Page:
Unicef-top about children’s rights: “Children want more attention”

POSTED: 11/24/14 7:50 PM

LEIDEN – The rights of children in the Caribbean must improve. This is why the four countries in the Kingdom presented a number of priorities in the Children’s Rights Plan on Thursday through the Taskforce Children’s Rights, Jamila Baaziz reports on Caribisch Netwerk.

The focus of the plan is on combating violence against children, putting family first, looking at the role of parents in the upbringing, time management outside of the school and establishing organizations that protect children’s rights, such as an Ombudsman for children or a Children’s Hotline. In the coming months, the plan will be developed further, Minister Ronald Plasterk (Home Affairs and Kingdom Relations) said.

A group of experts spoke about children’s rights in the Caribbean during a Unicef-top in Leiden on Thursday. Among them was PvdA-parliamentarian Roelof van Laar. His party will propose next week to introduce a child-allowance on the three islands of Caribbean Netherlands – Saba, Statia and Bonaire.

Youngsters are able to contribute to the improvement of their situation, was one of the observations made at the Unicef-top. Nataly Linzey, a member of the Kingdom Youth Parliament, who represented Saba at the top, expressed it like this: “The government does not have to do everything. We are also able to contribute. People must get the feeling that they are able to go to someone with their problems, but they are often too ashamed to do this. That has to change.”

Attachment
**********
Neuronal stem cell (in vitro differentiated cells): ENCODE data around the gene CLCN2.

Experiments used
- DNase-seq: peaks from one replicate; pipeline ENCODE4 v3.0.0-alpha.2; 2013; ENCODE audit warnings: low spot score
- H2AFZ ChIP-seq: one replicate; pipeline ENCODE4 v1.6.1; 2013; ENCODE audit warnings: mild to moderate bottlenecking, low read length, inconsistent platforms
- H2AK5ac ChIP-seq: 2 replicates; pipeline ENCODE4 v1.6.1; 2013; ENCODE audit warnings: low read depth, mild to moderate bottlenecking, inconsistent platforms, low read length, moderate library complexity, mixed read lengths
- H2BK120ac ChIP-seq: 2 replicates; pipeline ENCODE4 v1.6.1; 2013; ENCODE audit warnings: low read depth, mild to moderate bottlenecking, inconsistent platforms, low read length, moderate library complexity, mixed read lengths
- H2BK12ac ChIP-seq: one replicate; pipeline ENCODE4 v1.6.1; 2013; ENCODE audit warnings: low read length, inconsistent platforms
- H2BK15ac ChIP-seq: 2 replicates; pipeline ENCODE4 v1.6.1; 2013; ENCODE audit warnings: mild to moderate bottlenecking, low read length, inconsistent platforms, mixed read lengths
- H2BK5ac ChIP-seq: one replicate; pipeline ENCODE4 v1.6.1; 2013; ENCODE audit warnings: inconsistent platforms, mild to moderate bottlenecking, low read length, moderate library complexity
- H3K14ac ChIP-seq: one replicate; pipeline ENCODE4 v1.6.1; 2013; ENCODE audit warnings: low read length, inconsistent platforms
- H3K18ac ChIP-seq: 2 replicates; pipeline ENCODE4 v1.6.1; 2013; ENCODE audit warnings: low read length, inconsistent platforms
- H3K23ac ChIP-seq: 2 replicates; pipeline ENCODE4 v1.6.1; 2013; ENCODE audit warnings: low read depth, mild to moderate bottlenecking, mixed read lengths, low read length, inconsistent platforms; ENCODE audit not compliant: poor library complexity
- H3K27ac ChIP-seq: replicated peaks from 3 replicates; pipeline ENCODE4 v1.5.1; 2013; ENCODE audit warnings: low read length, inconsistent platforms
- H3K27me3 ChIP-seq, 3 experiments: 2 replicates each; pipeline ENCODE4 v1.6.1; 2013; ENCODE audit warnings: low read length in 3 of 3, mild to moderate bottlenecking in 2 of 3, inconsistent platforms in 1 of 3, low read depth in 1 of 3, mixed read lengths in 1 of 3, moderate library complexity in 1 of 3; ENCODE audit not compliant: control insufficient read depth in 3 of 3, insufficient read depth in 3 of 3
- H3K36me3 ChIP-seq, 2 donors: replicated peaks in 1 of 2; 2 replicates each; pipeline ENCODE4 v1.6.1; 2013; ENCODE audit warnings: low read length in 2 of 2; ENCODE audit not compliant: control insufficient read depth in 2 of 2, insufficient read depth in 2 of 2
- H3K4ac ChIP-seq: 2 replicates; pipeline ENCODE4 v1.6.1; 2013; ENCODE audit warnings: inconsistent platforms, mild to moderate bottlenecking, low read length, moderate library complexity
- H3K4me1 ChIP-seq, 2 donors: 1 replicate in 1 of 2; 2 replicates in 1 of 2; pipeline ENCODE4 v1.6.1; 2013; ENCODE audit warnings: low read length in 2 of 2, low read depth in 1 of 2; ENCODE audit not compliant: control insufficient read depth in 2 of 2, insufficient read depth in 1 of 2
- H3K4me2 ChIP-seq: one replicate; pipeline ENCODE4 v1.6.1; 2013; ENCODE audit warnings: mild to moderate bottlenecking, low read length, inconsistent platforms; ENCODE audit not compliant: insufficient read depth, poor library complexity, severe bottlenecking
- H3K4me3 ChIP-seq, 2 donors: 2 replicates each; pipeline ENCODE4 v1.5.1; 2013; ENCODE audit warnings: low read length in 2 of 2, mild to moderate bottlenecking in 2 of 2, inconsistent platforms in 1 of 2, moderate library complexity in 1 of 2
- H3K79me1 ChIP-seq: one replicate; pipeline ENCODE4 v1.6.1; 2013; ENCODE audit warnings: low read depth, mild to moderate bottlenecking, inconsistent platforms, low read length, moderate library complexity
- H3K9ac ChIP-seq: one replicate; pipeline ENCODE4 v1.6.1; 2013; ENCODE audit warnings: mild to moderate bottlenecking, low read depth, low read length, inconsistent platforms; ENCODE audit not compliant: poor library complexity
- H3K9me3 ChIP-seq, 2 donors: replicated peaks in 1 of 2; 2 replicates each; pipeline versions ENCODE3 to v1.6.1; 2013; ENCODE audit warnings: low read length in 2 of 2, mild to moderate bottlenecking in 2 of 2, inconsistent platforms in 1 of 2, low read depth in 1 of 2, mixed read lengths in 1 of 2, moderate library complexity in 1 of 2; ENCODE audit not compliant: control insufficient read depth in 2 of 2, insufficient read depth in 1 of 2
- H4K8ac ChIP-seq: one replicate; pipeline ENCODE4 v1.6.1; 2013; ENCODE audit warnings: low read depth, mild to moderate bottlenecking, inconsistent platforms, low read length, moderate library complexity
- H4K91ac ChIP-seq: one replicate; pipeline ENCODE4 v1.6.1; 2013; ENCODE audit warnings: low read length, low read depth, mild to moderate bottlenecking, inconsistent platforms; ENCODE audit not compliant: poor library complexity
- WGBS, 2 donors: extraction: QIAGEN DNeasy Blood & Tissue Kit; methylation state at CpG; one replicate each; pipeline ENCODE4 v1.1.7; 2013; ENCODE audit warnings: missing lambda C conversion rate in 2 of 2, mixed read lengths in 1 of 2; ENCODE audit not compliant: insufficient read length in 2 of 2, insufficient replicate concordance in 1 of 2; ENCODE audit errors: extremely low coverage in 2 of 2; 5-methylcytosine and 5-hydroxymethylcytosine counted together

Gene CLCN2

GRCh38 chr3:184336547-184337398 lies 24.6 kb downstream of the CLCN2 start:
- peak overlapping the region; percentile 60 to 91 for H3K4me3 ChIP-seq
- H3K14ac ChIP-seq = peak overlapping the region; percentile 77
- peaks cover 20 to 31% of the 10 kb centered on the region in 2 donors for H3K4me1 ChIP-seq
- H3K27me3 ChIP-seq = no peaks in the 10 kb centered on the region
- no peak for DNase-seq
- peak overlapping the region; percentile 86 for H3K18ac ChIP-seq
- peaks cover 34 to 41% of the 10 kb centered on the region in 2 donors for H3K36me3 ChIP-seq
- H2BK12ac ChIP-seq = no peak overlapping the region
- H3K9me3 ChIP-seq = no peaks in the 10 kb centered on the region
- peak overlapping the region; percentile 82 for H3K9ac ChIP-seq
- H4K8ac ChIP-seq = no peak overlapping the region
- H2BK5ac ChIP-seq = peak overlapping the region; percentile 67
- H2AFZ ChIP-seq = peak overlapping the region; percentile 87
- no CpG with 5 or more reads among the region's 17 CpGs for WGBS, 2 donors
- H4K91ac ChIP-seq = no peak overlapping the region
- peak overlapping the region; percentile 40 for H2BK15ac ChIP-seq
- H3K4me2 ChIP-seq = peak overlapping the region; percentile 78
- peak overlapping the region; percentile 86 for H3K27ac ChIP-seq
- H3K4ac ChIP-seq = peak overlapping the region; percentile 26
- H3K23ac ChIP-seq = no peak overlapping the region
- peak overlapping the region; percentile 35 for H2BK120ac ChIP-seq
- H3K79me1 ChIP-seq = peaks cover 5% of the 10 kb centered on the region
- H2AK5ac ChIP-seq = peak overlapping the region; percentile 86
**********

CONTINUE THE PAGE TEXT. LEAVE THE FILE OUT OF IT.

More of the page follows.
For Max Stuart, project leader comprehensive district approach in Bonaire, the vision of the island governments is important. “That is about how they want to create self-reliance and healthy citizens. That begins with investing in good houses, education, welfare and safety. There is a lot of poverty, but we have to break through this vicious circle.”

“Children want more attention. They feel that nobody is listening to them, that nobody understands them,” says Murielle Jean-Michel, a student from St. Maarten who is also a member of the Kingdom Youth Parliament. “Because of this they are no longer attending school and they become depressed. They are thinking: I am not able to do anything.”

Jean-Michel says that youngsters must begin to share their experiences with each other, as part of a solution. “This way they will learn that there are people who see them and who want to help. In St. Maarten we are going to research the option of organizing workshops where youngsters feel free to talk.”

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